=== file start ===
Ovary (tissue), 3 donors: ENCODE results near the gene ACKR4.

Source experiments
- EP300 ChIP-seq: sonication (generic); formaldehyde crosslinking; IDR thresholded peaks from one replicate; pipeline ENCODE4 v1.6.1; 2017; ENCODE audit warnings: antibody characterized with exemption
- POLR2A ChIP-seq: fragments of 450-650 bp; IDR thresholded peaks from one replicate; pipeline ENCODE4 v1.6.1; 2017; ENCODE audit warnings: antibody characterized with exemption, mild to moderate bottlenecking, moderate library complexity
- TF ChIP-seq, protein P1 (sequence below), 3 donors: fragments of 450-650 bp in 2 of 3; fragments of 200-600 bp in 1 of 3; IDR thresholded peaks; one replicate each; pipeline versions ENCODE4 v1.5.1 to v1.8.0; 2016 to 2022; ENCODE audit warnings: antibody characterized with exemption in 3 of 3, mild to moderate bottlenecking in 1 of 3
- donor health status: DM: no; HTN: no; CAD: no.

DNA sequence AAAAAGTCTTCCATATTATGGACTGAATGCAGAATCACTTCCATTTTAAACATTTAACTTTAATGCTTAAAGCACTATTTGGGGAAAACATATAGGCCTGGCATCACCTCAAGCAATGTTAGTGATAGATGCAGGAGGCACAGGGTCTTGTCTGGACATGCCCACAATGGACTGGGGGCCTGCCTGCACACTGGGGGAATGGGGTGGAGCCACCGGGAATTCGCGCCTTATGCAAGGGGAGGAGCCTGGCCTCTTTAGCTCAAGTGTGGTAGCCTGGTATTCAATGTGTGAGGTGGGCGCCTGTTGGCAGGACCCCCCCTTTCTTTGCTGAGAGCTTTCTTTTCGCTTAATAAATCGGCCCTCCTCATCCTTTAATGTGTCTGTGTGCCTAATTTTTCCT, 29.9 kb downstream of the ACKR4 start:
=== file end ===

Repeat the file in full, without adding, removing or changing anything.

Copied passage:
Ovary (tissue), 3 donors: ENCODE results near the gene ACKR4.

Source experiments
- EP300 ChIP-seq: sonication (generic); formaldehyde crosslinking; IDR thresholded peaks from one replicate; pipeline ENCODE4 v1.6.1; 2017; ENCODE audit warnings: antibody characterized with exemption
- POLR2A ChIP-seq: fragments of 450-650 bp; IDR thresholded peaks from one replicate; pipeline ENCODE4 v1.6.1; 2017; ENCODE audit warnings: antibody characterized with exemption, mild to moderate bottlenecking, moderate library complexity
- TF ChIP-seq, protein P1 (sequence below), 3 donors: fragments of 450-650 bp in 2 of 3; fragments of 200-600 bp in 1 of 3; IDR thresholded peaks; one replicate each; pipeline versions ENCODE4 v1.5.1 to v1.8.0; 2016 to 2022; ENCODE audit warnings: antibody characterized with exemption in 3 of 3, mild to moderate bottlenecking in 1 of 3
- donor health status: DM: no; HTN: no; CAD: no.

DNA sequence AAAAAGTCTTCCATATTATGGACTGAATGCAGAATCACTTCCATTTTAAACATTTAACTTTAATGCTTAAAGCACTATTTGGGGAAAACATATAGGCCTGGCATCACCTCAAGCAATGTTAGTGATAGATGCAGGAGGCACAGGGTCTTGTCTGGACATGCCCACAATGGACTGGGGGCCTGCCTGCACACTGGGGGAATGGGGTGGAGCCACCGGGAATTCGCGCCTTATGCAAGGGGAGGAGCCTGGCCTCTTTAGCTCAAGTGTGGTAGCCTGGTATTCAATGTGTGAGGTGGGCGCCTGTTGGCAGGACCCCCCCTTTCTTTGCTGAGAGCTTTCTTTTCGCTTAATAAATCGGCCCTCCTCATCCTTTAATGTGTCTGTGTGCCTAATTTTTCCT, 29.9 kb downstream of the ACKR4 start: